We are actively looking for a house, against the advice of one good friend, who said we needed to wait at least a year before deciding on a place to live. As as abstract rule, I understand how that could be a good thing. You get to see each area in four different seasons and you can really learn the ins and outs of individual neighborhoods. The cons to that are that 1) you'll never really learn the ins and outs of the neighborhoods until you actually live in one, and 2) for us, it would mean staying in a less-than desirable rental until that time.
The shortcomings of the rental are numerous. The house itself is a neglected manufactured house which was actually left open to the elements, with a sizable hole in the roof, for over a year. Even if that were not the case, it is now 15 years old, and most manufactured homes begin to decline after about 20 years, usually becoming worth far less than the land they are on. This house will be no different. It's sad because it has several really nice features I like -- soaking tub, plenty of room, double oven and huge walk-in pantry -- but we suspect the mold has set in due to its time when the roof was open, and therefore it's not a good long-term option for us.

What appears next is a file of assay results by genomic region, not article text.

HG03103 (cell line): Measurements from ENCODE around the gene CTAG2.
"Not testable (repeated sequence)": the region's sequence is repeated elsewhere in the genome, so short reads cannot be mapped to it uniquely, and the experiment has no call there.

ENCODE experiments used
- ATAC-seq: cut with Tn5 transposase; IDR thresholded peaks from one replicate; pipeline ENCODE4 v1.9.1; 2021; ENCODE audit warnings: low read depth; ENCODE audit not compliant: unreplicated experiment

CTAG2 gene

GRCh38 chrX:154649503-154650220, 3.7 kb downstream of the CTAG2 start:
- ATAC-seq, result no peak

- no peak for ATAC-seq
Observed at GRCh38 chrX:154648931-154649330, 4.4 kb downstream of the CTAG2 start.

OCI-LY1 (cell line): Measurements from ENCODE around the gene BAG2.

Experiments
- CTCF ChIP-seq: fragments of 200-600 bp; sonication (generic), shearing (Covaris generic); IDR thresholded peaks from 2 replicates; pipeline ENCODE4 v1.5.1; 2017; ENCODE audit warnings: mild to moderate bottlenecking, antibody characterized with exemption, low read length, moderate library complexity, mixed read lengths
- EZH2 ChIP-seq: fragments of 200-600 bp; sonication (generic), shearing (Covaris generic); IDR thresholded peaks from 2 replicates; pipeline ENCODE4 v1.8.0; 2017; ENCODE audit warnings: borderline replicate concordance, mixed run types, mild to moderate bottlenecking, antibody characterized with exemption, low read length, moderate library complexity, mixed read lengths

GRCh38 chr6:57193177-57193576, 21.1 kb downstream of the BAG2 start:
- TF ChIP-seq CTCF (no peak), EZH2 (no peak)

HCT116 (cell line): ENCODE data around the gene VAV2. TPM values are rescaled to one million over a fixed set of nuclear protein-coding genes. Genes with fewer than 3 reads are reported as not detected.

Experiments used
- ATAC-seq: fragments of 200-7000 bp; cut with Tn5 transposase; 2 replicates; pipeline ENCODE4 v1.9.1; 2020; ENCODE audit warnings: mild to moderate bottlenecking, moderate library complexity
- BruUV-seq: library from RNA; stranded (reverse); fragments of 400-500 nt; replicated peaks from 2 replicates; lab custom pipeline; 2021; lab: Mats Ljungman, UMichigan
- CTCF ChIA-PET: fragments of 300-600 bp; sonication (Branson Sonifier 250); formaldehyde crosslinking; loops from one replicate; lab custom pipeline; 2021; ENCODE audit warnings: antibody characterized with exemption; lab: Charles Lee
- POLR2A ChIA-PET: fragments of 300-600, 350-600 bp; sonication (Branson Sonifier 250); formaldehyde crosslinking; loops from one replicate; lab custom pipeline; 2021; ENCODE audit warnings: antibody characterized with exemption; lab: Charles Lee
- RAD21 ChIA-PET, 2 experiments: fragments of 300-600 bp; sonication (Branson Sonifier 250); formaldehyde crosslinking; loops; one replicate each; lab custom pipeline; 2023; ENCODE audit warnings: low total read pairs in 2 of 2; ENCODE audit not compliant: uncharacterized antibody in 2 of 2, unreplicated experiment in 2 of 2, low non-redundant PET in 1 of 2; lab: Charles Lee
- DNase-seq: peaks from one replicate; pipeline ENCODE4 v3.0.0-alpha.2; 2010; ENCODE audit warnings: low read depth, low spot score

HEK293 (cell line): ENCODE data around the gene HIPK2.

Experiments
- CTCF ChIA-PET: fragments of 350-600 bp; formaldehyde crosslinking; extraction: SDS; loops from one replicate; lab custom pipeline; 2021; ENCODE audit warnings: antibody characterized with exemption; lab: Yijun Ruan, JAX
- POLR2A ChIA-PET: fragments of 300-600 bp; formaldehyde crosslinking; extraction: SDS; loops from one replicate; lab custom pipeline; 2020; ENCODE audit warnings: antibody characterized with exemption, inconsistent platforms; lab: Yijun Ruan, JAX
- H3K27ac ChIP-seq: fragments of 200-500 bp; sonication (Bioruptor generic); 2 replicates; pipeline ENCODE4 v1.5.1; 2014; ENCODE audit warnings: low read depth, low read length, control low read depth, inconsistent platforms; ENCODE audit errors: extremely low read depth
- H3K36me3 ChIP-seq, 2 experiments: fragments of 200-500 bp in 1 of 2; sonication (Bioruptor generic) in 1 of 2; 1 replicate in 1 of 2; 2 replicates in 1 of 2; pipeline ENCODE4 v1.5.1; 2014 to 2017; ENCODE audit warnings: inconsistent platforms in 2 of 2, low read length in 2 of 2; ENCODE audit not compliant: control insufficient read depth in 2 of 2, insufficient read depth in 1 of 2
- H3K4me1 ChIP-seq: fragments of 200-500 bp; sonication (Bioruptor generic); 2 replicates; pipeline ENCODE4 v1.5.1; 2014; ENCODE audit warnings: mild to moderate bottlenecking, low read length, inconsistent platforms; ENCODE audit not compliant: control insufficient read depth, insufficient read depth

But while we're here, we're committed to making it as livable as possible. When Big Ag said he found the riotous paint colors depressing, I set about painting in some soothing neutrals to make it less soul-suckingly ugly, especially since the company that owns the house agreed to pay for paint and any other repairs we wanted to make. So here are some before and after photos, along with a few shots I took on a day hike along the Lukiamute River natural preserve last weekend.
|I liked the gray, but the paint had a lot of dents and scuffs where white showed through, with no way to match the color to repair. (And Big Ag hated it.)|
|This probably made the biggest difference. That kitchen was just SO dark.|